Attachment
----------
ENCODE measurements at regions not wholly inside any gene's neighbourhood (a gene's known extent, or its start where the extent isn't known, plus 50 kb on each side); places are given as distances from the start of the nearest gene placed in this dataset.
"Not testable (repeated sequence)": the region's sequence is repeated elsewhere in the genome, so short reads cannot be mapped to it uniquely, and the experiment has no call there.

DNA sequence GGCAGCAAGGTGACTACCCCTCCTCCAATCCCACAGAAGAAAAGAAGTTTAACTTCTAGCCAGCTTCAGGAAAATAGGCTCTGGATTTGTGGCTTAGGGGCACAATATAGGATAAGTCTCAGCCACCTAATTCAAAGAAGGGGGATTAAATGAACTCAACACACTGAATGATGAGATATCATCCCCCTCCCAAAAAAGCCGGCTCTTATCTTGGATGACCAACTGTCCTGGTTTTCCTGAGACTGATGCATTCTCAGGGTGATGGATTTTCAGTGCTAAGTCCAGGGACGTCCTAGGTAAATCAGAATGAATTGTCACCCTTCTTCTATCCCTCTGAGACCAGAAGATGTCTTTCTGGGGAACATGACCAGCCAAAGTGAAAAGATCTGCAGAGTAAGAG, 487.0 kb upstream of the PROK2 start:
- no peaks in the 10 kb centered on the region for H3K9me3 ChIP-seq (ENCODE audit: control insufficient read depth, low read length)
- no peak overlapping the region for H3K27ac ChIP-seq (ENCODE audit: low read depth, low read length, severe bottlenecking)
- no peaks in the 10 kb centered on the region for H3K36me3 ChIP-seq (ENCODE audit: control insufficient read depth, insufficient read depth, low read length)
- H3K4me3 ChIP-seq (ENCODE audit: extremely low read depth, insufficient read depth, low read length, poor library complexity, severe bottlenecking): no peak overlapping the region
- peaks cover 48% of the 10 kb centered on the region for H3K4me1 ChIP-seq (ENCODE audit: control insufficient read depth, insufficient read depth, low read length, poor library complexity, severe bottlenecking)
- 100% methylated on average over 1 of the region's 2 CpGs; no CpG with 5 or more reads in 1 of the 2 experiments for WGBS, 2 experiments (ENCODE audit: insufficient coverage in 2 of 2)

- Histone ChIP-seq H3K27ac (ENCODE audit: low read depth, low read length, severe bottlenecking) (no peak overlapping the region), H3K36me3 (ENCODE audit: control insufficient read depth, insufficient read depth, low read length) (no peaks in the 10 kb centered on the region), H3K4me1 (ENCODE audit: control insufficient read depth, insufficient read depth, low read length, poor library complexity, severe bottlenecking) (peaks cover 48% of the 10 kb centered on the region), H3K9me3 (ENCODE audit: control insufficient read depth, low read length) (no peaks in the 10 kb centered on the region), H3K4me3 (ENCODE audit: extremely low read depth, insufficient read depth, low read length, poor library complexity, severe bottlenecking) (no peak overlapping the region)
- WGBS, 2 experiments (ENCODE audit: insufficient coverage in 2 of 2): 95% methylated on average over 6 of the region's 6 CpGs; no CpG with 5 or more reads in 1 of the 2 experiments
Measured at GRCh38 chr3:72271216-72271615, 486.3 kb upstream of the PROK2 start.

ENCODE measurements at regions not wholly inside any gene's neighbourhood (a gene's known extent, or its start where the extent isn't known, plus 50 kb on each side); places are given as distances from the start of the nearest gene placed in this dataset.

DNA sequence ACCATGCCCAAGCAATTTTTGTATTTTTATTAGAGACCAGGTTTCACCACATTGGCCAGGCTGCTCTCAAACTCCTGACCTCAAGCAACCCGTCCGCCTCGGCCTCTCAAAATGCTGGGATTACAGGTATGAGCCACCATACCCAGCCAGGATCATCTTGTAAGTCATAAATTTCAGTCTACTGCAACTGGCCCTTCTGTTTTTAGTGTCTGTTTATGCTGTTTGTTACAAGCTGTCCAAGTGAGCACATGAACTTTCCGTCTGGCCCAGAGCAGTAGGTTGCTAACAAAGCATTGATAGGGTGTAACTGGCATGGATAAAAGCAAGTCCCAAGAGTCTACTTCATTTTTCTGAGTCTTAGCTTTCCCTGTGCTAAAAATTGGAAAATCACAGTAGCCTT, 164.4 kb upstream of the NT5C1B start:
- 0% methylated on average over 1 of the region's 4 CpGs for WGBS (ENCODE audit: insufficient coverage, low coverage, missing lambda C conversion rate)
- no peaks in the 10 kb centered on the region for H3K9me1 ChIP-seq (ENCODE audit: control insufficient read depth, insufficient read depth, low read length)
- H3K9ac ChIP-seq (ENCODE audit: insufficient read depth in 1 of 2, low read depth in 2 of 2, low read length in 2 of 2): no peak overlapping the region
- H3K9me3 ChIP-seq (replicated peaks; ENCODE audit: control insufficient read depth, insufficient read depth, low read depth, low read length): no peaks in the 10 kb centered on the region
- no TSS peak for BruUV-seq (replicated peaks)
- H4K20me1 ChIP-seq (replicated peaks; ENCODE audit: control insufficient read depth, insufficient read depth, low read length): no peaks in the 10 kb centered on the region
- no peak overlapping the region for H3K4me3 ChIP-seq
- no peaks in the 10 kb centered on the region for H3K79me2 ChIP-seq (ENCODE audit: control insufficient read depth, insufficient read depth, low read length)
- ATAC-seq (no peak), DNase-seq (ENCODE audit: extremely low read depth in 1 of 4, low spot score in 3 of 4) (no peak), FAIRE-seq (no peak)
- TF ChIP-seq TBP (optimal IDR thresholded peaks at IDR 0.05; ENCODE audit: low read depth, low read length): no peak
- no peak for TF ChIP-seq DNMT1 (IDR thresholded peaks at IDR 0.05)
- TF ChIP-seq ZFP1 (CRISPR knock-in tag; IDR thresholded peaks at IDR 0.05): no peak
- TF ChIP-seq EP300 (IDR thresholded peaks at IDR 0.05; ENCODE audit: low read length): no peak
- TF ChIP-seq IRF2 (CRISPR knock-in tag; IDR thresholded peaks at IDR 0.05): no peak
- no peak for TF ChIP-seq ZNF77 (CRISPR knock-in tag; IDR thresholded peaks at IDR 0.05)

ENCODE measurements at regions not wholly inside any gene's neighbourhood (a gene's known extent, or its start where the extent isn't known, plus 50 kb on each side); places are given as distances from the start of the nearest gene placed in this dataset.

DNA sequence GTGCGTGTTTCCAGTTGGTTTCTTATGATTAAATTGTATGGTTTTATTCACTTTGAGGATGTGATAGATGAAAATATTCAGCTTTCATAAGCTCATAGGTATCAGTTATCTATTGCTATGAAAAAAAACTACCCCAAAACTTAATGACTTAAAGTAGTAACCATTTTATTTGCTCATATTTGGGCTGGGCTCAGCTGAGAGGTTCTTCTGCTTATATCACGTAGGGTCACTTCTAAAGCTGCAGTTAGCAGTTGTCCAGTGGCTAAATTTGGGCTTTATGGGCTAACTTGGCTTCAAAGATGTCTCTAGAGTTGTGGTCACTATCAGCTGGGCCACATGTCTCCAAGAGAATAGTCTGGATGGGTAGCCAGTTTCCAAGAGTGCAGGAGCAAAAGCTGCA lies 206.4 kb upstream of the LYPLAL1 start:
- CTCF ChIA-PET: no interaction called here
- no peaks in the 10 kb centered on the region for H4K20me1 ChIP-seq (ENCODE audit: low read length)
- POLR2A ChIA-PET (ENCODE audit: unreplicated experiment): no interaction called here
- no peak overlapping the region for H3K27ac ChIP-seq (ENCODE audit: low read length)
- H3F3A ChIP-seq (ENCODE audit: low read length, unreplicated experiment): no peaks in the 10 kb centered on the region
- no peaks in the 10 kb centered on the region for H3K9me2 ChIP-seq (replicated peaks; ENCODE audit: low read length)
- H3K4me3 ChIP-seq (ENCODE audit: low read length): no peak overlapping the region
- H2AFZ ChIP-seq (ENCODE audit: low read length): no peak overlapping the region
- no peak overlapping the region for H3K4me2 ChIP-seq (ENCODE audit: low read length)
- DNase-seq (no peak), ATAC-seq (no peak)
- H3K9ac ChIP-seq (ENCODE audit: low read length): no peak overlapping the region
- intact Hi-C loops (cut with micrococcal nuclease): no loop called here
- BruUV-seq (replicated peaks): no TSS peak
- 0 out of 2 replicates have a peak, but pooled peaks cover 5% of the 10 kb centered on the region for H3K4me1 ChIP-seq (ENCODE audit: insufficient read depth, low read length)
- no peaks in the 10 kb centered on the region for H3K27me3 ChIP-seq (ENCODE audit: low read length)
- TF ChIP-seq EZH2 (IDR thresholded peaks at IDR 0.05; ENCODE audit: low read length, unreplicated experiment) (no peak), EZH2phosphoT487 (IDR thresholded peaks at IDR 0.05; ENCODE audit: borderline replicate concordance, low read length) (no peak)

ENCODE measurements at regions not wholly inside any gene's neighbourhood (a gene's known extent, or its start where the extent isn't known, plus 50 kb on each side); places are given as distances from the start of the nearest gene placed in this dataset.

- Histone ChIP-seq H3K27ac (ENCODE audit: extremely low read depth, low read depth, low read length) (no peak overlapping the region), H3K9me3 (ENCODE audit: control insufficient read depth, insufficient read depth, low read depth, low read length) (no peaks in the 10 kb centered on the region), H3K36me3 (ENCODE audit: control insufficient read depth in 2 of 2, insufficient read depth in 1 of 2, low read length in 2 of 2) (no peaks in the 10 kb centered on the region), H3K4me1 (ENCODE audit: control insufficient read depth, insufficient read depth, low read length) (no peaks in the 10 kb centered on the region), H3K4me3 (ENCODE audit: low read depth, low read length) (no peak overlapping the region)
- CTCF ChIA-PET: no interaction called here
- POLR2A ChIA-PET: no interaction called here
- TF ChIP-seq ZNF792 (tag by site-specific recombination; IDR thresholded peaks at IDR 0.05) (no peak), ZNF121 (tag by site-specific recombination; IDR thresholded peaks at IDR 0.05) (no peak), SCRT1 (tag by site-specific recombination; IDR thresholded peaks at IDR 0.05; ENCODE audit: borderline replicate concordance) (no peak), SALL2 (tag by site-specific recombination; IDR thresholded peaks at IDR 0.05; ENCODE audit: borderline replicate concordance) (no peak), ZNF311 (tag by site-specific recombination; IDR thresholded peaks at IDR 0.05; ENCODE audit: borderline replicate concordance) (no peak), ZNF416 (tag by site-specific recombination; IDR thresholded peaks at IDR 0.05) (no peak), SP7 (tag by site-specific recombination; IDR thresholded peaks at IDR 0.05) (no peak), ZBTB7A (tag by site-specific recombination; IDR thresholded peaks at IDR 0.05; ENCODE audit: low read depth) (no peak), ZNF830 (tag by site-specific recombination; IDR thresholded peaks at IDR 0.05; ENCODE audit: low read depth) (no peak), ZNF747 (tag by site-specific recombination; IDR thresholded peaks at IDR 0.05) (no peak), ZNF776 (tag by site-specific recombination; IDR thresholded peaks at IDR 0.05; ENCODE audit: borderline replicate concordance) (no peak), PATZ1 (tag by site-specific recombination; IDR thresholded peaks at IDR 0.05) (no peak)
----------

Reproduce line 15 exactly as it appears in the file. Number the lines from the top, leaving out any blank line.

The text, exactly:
- 0% methylated on average over 1 of the region's 4 CpGs for WGBS (ENCODE audit: insufficient coverage, low coverage, missing lambda C conversion rate)